The Ancient Greek Alphabet

Alpha Beta Gamma Delta
Epsilon Zeta Eta Theta
Iota Kappa Lambda Mu
Nu Xi Omicron Pi
Rho Sigma Tau Upsilon
Phi Chi Psi Omega

Although the Greeks were not the first to develop the art of writing, they were earliest people to devise a true alphabet, from which all other ancient and modern European languages are derived. The Greek alphabet contains 24 letters and is named after the first two letters, alpha and beta. It was first invented around 800 BC and was adapted from the Phoenician and Hebrew writing systems. Previous writing systems had been either syllabic, i.e. based on syllables, or pictographic, based on pictures, such as the hieroglyphic sacred carvings of the Egyptians, or the ideograms of the Chinese people.

An even more ancient writing system developed by the Greeks was called Linear B. This syllabic language was in widespread use by the advanced Mycenean civilization of Crete, and on the Greek mainland, from before 1200 BC to about 800 BC. Linear B was only deciphered by scholars in 1952 and consists of about 90 different symbols.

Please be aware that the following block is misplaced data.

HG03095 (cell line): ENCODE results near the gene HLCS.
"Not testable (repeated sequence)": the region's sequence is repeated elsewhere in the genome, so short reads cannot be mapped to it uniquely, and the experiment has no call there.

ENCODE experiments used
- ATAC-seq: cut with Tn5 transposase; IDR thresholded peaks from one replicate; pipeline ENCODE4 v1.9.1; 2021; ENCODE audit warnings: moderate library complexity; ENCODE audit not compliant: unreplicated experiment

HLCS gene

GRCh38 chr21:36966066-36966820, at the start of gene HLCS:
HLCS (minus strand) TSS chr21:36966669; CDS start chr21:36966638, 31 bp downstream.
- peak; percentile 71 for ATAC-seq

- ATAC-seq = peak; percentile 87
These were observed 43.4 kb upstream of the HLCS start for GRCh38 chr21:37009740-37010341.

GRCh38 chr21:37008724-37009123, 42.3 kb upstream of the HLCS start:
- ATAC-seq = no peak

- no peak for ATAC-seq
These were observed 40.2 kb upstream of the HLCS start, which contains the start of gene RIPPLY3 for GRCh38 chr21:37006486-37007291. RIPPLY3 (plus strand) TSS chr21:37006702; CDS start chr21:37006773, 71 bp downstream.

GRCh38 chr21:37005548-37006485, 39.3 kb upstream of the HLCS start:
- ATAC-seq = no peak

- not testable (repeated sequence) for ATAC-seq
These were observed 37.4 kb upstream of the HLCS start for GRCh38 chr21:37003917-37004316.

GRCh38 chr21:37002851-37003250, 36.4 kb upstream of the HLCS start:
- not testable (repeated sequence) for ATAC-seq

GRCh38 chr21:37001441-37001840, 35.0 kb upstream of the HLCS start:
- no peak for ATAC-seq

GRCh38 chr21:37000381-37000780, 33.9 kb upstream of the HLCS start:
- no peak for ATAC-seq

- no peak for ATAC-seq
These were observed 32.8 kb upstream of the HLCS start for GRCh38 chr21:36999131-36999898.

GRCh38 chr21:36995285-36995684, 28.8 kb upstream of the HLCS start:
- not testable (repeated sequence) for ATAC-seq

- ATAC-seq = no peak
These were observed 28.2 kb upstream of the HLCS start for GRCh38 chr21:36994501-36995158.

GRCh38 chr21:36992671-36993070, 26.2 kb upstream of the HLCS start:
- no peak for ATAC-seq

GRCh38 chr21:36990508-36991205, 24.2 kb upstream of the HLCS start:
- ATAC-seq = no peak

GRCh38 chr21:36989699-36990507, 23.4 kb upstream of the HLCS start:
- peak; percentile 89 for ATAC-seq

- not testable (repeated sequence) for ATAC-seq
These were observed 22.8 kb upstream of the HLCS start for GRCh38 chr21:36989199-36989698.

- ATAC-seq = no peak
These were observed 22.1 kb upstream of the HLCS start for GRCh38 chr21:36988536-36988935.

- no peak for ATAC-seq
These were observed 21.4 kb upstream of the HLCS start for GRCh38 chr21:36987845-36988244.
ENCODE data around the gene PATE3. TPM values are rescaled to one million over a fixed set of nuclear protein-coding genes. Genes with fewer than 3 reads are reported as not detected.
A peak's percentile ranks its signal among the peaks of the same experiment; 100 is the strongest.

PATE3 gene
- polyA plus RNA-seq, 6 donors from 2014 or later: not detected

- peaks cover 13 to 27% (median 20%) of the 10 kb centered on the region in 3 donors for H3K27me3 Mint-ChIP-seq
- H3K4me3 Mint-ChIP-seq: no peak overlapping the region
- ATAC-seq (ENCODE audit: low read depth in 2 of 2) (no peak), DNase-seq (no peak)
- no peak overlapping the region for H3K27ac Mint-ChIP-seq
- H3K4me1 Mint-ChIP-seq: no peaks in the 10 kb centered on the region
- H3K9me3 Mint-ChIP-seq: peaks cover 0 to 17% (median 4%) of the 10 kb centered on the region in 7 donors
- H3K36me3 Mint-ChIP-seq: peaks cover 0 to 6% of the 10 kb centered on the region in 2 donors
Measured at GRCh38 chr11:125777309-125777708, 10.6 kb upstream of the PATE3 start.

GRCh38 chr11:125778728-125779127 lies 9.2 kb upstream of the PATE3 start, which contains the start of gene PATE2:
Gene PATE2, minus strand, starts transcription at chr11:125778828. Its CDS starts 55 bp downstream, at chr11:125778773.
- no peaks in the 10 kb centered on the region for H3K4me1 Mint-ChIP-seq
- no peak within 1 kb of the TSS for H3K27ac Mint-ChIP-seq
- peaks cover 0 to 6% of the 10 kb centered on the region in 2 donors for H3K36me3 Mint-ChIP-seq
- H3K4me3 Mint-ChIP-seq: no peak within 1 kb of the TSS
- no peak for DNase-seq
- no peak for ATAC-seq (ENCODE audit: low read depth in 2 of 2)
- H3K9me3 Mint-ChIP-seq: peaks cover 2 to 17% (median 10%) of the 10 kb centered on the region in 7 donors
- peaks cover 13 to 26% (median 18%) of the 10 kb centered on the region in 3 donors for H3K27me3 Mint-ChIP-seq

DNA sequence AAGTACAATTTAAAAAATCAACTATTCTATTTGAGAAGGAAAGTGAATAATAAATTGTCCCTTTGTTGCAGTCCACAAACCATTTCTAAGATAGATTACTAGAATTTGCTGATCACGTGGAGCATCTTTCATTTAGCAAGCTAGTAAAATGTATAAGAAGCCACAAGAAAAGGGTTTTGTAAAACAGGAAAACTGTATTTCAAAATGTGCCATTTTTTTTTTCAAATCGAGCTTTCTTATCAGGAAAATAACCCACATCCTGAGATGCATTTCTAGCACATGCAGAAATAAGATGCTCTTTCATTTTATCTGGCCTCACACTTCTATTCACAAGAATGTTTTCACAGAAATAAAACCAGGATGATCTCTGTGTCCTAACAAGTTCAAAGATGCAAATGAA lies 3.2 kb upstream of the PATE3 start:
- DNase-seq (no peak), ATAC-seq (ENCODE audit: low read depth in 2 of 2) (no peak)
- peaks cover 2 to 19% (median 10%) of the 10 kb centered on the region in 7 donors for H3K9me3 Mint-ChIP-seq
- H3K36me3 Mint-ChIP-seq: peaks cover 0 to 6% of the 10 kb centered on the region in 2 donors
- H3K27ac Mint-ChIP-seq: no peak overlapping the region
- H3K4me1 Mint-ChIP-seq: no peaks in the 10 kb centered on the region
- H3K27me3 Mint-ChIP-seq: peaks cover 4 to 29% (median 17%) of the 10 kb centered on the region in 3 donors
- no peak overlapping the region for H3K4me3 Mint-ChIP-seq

The Greek alphabet has two main branches or styles. The Ionic or, eastern, form was adopted by Athens and became what we know today as the classical Greek alphabet. The Chalcidian or, western form, gave rise to the Etruscan alphabet that forms the basis of the Latin or Roman alphabet that we use today. You can even type the letters of the Greek alphabet on your laptop or custom PC with special symbols in some word processing programs or by using a virtual keyboard.